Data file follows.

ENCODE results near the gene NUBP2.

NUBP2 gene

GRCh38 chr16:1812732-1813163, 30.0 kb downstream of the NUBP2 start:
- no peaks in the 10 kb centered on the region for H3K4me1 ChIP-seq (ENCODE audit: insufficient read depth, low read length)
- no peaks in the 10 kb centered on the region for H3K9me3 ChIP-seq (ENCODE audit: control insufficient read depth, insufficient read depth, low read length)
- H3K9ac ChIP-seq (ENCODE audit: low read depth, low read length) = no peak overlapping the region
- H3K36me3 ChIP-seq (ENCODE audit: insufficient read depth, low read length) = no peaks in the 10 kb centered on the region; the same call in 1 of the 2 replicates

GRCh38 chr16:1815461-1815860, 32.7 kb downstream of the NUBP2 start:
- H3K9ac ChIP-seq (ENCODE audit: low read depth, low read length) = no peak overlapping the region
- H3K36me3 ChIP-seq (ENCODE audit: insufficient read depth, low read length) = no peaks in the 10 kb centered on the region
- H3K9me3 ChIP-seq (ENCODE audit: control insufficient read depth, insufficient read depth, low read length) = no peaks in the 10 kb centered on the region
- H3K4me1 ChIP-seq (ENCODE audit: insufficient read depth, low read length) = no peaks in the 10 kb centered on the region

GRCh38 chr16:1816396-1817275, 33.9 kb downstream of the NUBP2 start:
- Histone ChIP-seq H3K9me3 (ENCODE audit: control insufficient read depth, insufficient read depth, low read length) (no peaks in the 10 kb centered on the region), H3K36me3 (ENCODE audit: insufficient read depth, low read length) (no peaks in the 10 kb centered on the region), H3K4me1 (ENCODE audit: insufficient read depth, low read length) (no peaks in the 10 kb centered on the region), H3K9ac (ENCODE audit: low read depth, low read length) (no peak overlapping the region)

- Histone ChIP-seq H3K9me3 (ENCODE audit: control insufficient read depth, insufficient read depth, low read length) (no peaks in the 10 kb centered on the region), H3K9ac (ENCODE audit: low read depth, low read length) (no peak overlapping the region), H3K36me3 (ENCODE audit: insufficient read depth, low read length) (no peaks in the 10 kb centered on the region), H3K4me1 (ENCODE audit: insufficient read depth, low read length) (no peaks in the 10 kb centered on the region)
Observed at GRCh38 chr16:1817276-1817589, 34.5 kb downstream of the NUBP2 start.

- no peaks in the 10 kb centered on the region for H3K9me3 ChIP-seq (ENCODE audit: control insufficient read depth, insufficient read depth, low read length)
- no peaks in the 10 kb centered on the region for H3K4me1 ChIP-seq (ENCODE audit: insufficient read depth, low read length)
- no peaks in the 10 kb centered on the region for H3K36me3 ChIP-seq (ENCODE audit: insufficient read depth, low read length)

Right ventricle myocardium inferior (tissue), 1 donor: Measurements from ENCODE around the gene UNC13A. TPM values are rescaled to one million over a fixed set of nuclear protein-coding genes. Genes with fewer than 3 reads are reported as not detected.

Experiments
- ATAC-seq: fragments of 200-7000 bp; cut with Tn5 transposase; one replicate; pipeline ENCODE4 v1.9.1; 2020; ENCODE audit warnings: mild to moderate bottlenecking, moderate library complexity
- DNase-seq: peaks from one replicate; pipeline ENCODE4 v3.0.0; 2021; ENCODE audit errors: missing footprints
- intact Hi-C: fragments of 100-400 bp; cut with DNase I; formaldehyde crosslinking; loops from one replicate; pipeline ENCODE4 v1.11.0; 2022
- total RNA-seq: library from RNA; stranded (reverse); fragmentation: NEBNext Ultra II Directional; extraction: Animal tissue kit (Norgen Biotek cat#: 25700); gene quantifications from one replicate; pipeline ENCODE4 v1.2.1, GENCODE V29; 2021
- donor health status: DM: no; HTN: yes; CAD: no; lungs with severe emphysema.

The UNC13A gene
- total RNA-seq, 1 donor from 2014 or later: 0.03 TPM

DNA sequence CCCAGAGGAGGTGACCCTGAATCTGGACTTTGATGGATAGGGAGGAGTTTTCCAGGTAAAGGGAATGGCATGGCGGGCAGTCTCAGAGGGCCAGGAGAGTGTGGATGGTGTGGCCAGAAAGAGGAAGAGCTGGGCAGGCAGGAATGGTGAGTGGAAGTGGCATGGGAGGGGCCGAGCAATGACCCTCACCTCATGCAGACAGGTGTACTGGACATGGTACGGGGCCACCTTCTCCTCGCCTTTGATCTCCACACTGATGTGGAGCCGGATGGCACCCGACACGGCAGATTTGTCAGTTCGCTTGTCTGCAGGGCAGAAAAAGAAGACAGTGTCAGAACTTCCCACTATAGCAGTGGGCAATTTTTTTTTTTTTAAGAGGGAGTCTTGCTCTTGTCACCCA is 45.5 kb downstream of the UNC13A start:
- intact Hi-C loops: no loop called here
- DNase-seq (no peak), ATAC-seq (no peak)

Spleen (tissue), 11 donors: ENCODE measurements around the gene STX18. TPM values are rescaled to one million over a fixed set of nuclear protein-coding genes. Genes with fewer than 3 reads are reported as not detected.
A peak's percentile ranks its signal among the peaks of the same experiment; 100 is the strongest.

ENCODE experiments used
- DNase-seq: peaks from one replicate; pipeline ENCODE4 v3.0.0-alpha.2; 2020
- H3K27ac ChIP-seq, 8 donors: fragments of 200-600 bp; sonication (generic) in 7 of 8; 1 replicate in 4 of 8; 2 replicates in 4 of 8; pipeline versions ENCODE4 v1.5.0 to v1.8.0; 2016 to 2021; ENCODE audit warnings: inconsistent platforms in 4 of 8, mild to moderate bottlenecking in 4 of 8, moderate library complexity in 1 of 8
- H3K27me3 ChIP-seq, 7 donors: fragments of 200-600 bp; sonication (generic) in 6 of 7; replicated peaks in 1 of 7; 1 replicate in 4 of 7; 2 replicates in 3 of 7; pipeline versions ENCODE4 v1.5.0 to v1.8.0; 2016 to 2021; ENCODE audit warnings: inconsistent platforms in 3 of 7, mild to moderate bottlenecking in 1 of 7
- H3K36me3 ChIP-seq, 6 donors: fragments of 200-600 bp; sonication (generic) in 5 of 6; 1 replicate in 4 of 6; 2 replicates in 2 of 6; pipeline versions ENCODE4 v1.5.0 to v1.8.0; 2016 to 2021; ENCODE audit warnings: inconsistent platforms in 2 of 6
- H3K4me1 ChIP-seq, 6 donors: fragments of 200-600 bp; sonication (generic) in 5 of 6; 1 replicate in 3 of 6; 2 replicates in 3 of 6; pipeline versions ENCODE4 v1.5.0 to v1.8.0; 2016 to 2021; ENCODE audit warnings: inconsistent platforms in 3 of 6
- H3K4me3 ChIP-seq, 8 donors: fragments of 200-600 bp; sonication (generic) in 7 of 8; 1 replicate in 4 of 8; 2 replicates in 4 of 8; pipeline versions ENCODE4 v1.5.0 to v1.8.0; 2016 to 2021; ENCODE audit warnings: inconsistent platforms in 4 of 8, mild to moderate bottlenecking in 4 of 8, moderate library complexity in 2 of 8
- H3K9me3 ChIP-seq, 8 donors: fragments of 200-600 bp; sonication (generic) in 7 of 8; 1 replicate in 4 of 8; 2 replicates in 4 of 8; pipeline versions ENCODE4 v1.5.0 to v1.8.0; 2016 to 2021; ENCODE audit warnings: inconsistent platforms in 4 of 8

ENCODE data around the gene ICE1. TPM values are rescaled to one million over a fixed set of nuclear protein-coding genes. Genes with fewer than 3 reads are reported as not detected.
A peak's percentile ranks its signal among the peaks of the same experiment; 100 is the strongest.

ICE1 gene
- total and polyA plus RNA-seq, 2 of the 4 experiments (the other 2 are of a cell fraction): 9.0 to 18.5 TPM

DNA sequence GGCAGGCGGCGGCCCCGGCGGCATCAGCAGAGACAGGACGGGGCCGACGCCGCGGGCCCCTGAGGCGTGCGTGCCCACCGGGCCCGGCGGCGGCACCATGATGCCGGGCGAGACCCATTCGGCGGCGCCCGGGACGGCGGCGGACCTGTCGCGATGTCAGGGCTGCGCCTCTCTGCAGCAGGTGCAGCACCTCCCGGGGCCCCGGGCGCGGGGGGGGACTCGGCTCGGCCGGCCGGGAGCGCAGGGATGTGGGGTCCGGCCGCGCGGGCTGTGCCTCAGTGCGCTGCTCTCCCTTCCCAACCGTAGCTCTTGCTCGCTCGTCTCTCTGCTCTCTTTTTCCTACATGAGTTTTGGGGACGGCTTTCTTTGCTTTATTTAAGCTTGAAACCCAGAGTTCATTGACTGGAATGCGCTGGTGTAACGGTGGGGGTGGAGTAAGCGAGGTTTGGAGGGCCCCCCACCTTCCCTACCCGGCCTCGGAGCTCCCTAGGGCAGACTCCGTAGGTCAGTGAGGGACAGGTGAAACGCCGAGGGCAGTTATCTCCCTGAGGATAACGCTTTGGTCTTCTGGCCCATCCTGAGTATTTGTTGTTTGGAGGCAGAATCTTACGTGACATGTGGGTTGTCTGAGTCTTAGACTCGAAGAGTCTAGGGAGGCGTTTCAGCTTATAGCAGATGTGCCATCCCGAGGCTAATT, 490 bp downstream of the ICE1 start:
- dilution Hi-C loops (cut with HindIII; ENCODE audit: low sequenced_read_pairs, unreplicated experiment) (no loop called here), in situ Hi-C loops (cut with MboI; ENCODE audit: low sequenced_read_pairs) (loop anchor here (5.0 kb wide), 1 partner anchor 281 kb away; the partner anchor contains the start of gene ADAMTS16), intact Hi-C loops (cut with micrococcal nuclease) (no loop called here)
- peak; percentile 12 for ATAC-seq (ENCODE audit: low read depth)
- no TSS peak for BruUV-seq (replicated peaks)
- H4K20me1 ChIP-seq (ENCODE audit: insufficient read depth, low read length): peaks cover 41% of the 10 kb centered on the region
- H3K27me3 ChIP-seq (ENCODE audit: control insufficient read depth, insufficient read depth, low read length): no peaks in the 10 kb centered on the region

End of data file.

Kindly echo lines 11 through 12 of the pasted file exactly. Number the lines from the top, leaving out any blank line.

- H3K9me3 ChIP-seq (ENCODE audit: control insufficient read depth, insufficient read depth, low read length) = no peaks in the 10 kb centered on the region
- H3K4me1 ChIP-seq (ENCODE audit: insufficient read depth, low read length) = no peaks in the 10 kb centered on the region